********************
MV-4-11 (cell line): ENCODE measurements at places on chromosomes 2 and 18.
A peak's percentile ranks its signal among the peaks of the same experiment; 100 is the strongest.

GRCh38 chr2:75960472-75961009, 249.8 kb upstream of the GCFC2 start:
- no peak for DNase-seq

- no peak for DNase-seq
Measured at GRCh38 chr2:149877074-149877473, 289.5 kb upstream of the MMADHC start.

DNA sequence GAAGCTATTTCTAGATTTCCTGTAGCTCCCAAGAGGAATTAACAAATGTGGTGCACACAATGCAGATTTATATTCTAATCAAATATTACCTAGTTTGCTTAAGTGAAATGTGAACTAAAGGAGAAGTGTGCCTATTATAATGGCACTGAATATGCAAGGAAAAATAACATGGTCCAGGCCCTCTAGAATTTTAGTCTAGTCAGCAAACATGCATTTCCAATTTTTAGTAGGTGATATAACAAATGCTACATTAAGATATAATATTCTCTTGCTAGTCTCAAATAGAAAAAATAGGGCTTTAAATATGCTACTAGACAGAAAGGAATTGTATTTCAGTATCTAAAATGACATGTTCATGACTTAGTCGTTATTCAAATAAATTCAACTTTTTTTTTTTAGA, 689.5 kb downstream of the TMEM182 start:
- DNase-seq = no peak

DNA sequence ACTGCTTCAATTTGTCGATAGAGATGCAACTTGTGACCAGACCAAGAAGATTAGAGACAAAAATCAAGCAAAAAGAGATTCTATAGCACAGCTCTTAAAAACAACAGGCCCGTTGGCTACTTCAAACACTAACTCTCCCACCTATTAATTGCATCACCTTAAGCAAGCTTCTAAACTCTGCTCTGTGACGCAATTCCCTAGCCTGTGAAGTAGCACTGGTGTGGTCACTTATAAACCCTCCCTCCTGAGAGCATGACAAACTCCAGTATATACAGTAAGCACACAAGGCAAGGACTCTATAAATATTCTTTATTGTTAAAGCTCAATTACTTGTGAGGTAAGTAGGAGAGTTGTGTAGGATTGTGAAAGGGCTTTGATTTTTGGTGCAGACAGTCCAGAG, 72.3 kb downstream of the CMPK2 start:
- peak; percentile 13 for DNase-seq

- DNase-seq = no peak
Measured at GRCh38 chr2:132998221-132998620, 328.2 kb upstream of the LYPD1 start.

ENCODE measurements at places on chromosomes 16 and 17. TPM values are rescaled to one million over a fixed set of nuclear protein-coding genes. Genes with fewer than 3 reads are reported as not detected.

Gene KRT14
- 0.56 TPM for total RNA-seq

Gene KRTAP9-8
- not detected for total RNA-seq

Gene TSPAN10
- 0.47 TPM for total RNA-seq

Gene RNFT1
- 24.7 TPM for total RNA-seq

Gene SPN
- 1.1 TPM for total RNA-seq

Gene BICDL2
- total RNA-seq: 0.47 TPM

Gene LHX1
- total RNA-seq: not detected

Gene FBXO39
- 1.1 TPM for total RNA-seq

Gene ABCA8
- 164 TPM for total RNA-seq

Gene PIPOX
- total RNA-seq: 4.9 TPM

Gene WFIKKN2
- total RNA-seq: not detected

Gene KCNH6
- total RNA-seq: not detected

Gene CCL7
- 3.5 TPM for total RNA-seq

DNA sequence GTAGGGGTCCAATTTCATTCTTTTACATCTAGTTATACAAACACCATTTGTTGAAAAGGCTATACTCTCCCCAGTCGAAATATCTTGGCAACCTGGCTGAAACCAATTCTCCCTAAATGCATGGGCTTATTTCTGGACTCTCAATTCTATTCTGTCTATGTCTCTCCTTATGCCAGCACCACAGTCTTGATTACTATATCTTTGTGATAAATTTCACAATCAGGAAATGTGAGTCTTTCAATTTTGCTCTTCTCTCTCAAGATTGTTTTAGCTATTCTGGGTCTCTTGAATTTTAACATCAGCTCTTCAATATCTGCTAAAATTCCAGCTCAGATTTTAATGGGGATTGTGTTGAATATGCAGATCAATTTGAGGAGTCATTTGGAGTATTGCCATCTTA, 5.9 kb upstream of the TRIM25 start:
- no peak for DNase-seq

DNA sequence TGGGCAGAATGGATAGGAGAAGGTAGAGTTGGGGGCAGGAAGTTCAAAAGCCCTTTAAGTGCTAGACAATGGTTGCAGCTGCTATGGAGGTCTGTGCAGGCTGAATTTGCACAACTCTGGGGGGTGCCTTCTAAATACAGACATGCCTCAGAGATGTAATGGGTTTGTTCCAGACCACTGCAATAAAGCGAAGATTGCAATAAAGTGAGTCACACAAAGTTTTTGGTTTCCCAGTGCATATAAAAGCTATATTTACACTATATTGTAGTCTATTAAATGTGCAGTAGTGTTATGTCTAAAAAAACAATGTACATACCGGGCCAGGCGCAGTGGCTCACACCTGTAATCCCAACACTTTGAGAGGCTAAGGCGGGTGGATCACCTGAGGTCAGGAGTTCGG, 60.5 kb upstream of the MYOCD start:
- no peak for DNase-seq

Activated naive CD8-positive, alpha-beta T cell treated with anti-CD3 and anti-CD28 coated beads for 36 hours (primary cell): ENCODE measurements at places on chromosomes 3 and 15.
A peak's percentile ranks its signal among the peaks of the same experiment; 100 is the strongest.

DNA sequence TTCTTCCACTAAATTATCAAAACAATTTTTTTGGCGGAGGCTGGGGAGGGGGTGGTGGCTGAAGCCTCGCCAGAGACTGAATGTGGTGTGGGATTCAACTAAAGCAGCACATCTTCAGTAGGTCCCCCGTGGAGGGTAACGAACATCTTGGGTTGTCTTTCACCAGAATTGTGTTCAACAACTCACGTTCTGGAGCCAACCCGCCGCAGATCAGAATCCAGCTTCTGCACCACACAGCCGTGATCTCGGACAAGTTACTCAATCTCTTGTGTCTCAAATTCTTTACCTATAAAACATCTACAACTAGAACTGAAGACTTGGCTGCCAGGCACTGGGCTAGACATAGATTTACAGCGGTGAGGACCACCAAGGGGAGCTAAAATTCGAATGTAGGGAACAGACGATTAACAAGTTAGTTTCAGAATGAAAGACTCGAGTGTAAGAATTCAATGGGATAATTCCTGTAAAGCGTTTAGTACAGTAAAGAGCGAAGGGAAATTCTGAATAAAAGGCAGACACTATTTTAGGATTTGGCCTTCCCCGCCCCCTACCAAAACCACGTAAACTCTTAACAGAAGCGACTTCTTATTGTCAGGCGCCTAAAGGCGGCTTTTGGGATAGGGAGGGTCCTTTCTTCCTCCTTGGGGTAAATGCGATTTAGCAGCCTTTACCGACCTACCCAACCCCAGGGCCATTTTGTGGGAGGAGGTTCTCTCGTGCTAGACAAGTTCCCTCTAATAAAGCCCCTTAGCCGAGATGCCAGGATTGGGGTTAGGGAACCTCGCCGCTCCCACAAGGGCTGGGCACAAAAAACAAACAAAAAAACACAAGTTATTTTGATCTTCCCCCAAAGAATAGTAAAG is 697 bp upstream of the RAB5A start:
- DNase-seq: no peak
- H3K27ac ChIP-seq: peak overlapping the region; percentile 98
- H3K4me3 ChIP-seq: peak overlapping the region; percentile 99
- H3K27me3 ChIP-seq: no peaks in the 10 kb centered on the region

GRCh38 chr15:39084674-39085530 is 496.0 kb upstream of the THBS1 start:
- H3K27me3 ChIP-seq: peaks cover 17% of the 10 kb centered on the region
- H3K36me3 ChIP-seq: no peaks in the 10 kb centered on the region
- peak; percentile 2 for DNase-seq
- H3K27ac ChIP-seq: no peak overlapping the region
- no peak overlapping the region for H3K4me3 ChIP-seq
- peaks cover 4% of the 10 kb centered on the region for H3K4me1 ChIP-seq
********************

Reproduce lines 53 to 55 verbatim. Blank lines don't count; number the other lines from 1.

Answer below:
- H3K36me3 ChIP-seq: no peaks in the 10 kb centered on the region
- peak; percentile 2 for DNase-seq
- H3K27ac ChIP-seq: no peak overlapping the region